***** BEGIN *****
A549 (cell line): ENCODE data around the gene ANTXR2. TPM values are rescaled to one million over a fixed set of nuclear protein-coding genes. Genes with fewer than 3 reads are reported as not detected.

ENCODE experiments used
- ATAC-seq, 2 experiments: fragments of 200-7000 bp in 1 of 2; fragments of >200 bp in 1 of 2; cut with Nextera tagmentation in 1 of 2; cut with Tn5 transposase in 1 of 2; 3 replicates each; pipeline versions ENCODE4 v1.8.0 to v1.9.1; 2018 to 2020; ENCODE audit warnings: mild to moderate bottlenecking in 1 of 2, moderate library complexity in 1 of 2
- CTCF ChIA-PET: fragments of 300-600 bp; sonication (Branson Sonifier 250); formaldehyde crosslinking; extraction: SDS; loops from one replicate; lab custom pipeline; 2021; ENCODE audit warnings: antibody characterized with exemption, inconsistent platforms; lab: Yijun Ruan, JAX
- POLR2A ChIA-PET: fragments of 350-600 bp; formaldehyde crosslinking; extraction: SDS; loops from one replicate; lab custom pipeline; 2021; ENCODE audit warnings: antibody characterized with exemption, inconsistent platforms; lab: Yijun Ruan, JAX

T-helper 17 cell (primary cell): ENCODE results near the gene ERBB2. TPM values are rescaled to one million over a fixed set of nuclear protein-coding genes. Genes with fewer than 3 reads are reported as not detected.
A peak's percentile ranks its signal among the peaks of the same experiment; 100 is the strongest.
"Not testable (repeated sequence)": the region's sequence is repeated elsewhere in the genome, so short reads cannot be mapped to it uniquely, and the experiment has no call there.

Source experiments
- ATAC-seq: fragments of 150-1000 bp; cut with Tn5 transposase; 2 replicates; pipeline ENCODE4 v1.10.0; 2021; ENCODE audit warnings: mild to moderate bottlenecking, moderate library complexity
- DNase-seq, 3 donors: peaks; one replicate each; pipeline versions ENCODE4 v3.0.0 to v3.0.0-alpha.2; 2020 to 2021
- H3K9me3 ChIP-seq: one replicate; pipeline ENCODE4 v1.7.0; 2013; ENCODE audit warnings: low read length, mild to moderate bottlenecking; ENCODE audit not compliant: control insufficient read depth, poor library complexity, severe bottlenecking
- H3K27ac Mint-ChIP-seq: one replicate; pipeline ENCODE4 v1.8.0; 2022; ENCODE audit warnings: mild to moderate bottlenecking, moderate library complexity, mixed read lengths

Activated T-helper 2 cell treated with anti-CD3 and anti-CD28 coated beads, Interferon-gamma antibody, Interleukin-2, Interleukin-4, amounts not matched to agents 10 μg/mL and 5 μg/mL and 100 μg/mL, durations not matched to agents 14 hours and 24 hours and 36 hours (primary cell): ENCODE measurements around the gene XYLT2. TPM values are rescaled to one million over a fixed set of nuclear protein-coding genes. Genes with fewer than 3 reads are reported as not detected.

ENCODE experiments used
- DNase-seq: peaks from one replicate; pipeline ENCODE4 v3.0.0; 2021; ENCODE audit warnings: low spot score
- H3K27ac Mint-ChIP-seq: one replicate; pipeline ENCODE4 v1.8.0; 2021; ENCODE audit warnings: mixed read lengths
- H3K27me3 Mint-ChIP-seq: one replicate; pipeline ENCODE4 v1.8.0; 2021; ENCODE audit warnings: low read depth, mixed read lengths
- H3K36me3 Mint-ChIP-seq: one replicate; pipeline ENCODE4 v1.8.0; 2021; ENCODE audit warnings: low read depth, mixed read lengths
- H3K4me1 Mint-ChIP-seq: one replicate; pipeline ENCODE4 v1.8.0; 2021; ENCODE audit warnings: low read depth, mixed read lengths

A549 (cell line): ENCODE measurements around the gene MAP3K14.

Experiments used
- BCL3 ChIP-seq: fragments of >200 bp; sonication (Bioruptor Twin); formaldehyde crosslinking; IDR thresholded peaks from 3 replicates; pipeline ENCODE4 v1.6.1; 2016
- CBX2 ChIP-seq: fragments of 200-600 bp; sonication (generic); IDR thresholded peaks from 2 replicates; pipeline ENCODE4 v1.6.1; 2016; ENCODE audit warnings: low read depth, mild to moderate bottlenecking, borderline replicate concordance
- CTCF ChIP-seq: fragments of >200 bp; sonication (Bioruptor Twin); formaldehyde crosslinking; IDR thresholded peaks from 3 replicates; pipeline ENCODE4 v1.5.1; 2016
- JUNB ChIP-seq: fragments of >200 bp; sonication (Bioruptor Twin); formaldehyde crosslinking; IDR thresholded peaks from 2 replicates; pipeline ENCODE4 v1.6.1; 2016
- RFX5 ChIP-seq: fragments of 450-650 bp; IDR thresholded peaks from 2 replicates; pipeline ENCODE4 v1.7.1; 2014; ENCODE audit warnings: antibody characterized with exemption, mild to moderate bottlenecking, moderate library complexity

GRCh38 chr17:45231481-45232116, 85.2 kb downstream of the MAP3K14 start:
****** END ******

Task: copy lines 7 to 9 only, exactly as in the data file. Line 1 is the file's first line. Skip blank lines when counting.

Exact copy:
A peak's percentile ranks its signal among the peaks of the same experiment; 100 is the strongest.
"Not testable (repeated sequence)": the region's sequence is repeated elsewhere in the genome, so short reads cannot be mapped to it uniquely, and the experiment has no call there.

Source experiments